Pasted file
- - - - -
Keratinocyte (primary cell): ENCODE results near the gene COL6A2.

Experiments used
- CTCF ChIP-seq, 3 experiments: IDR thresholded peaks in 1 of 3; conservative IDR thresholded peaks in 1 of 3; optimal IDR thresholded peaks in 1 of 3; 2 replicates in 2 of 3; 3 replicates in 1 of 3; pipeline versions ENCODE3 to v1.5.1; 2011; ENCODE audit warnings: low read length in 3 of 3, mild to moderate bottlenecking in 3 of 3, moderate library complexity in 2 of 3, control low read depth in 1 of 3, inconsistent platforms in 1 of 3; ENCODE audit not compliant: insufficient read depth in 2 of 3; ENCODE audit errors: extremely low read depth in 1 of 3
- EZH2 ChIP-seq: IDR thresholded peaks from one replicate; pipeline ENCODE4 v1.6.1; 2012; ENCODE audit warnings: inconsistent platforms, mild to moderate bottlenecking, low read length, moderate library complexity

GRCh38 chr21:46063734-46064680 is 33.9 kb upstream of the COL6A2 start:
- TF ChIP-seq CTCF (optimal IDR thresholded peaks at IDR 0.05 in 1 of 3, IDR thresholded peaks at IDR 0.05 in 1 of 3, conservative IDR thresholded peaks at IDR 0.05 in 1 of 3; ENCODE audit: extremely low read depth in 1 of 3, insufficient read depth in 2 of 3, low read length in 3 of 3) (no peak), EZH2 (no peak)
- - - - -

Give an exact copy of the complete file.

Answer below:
Keratinocyte (primary cell): ENCODE results near the gene COL6A2.

Experiments used
- CTCF ChIP-seq, 3 experiments: IDR thresholded peaks in 1 of 3; conservative IDR thresholded peaks in 1 of 3; optimal IDR thresholded peaks in 1 of 3; 2 replicates in 2 of 3; 3 replicates in 1 of 3; pipeline versions ENCODE3 to v1.5.1; 2011; ENCODE audit warnings: low read length in 3 of 3, mild to moderate bottlenecking in 3 of 3, moderate library complexity in 2 of 3, control low read depth in 1 of 3, inconsistent platforms in 1 of 3; ENCODE audit not compliant: insufficient read depth in 2 of 3; ENCODE audit errors: extremely low read depth in 1 of 3
- EZH2 ChIP-seq: IDR thresholded peaks from one replicate; pipeline ENCODE4 v1.6.1; 2012; ENCODE audit warnings: inconsistent platforms, mild to moderate bottlenecking, low read length, moderate library complexity

GRCh38 chr21:46063734-46064680 is 33.9 kb upstream of the COL6A2 start:
- TF ChIP-seq CTCF (optimal IDR thresholded peaks at IDR 0.05 in 1 of 3, IDR thresholded peaks at IDR 0.05 in 1 of 3, conservative IDR thresholded peaks at IDR 0.05 in 1 of 3; ENCODE audit: extremely low read depth in 1 of 3, insufficient read depth in 2 of 3, low read length in 3 of 3) (no peak), EZH2 (no peak)